Parkinson’s disease associated with gut bacteria: Study

New York: US scientists in a breakthrough research have discovered a functional link between bacteria in the intestines and Parkinson’s disease.

Parkinson’s disease — a disorder of the central nervous system that affects movement, often including tremors — affects up to 10 million people worldwide.

The study showed that changes in the composition of gut bacterial populations could affect motor skills.

“The gut is a permanent home to beneficial and sometimes harmful bacteria, microbiome, important for the development and function of the immune and nervous systems,” said Sarkis Mazmanian, Professor at California Institute of Technology in the US.

The researchers hypothesised that gut bacteria may contribute to Parkinson’s as 75 per cent with the disease have gastrointestinal abnormalities, primarily constipation which often precede the disease.

For the study, the team used two groups of mice genetically programmed to overproduce alpha-synuclein — protein associated with damage in the brains of Parkinson’s patients.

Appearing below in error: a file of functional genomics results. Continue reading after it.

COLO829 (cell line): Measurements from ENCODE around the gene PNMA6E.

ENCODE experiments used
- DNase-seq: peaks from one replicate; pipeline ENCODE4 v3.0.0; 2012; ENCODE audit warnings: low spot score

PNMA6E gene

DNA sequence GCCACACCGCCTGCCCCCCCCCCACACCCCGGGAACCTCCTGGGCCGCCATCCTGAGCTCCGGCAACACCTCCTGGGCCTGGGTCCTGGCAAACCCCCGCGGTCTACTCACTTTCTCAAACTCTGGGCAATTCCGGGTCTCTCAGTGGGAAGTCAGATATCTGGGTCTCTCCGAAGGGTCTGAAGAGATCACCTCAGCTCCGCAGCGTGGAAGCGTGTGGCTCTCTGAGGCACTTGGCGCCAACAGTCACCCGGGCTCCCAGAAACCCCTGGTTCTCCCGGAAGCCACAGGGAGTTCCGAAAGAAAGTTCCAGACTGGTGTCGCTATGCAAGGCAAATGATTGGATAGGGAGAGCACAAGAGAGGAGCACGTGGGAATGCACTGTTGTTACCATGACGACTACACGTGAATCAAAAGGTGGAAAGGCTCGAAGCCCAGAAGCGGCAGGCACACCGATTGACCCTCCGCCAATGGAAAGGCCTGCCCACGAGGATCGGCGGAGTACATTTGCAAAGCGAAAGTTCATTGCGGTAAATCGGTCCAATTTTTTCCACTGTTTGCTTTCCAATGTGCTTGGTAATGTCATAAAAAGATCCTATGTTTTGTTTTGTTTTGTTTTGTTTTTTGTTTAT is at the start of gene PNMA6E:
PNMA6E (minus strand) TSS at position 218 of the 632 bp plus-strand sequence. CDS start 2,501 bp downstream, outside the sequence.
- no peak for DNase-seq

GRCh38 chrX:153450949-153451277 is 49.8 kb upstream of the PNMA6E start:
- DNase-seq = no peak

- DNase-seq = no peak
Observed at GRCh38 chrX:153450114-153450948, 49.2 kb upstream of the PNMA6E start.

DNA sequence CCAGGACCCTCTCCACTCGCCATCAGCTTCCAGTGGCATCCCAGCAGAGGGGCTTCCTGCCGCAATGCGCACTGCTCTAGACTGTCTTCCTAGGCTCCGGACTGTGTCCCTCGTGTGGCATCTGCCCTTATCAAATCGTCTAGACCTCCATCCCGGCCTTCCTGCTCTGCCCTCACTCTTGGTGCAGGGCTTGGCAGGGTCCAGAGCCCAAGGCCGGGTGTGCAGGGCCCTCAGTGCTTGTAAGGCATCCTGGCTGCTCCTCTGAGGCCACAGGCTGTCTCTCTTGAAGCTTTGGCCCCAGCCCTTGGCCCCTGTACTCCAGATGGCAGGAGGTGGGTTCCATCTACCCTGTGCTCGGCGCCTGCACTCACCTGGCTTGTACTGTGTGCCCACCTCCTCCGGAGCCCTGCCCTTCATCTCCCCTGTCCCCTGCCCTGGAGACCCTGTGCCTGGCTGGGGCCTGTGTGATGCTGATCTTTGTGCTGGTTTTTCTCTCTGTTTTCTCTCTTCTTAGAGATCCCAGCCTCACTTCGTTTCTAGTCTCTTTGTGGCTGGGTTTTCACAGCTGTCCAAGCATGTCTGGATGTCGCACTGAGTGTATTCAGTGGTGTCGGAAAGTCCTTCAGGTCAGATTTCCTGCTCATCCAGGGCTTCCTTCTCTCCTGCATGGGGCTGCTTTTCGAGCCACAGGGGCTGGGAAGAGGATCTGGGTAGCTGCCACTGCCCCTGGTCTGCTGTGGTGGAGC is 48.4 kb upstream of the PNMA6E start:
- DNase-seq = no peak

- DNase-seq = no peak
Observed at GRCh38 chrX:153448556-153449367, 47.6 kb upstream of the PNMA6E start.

One group of mice had a complex consortium of gut bacteria, the others, called germ-free mice, were bred in a completely sterile environment and thus lacked gut bacteria.

The results showed that the germ-free mice performed significantly better than the mice with a complete microbiome.

All three hallmark traits of Parkinson’s — tremors and difficulty walking, aggregation of alpha-synuclein within brain cells and gut as well as the presence of cytokines were absent in germ-free mice, the researchers observed.

In addition, gut bacteria were also found to break down dietary fibre to produce molecules called short-chain fatty acids (SCFAs). An imbalance in these regulates brain inflammation and triggers other symptoms of Parkinson’s, the study noted.

The findings, published in the journal Cell, may lead to safer therapies, such as drugs to kill gut bugs or probiotics with fewer side effects compared to current treatments.